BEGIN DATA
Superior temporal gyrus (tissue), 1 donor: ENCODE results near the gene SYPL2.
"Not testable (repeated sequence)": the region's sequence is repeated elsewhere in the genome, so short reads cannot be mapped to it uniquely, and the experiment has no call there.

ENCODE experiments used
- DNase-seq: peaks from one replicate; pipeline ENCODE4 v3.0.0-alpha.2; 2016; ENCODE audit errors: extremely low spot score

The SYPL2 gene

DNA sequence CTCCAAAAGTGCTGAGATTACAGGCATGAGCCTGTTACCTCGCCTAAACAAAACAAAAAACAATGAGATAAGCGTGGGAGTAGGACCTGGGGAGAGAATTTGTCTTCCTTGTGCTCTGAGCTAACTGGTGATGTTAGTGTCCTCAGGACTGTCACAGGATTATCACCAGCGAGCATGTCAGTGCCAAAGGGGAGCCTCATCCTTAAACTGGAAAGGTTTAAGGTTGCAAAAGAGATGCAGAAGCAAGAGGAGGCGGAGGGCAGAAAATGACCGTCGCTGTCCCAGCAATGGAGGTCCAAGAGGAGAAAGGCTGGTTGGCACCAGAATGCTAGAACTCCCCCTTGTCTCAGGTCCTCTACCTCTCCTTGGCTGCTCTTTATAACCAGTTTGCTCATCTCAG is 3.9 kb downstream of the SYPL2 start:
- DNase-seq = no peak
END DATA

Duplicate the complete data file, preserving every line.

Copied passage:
Superior temporal gyrus (tissue), 1 donor: ENCODE results near the gene SYPL2.
"Not testable (repeated sequence)": the region's sequence is repeated elsewhere in the genome, so short reads cannot be mapped to it uniquely, and the experiment has no call there.

ENCODE experiments used
- DNase-seq: peaks from one replicate; pipeline ENCODE4 v3.0.0-alpha.2; 2016; ENCODE audit errors: extremely low spot score

The SYPL2 gene

DNA sequence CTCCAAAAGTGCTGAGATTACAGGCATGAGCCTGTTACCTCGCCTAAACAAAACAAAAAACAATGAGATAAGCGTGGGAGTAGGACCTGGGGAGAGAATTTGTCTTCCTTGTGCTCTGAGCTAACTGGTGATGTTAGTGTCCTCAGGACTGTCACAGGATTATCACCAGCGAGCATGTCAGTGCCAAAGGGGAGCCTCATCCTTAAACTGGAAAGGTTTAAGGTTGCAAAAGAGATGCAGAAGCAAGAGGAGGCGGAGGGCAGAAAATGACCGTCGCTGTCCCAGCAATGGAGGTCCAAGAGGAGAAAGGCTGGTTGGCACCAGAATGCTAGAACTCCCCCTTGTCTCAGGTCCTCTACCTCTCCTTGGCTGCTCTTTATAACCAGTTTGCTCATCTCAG is 3.9 kb downstream of the SYPL2 start:
- DNase-seq = no peak